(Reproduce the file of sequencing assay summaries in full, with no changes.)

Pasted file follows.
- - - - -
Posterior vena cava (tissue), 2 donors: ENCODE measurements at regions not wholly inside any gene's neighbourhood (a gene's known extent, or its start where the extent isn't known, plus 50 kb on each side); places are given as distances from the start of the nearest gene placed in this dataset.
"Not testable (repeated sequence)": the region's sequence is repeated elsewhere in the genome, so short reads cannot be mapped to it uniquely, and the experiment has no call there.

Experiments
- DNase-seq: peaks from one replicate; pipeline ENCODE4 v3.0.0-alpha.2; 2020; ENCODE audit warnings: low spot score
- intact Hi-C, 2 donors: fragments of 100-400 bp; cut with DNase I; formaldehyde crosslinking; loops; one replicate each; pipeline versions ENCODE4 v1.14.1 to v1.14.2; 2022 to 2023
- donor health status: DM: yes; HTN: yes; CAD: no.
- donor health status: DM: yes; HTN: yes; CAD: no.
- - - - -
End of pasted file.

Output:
Posterior vena cava (tissue), 2 donors: ENCODE measurements at regions not wholly inside any gene's neighbourhood (a gene's known extent, or its start where the extent isn't known, plus 50 kb on each side); places are given as distances from the start of the nearest gene placed in this dataset.
"Not testable (repeated sequence)": the region's sequence is repeated elsewhere in the genome, so short reads cannot be mapped to it uniquely, and the experiment has no call there.

Experiments
- DNase-seq: peaks from one replicate; pipeline ENCODE4 v3.0.0-alpha.2; 2020; ENCODE audit warnings: low spot score
- intact Hi-C, 2 donors: fragments of 100-400 bp; cut with DNase I; formaldehyde crosslinking; loops; one replicate each; pipeline versions ENCODE4 v1.14.1 to v1.14.2; 2022 to 2023
- donor health status: DM: yes; HTN: yes; CAD: no.
- donor health status: DM: yes; HTN: yes; CAD: no.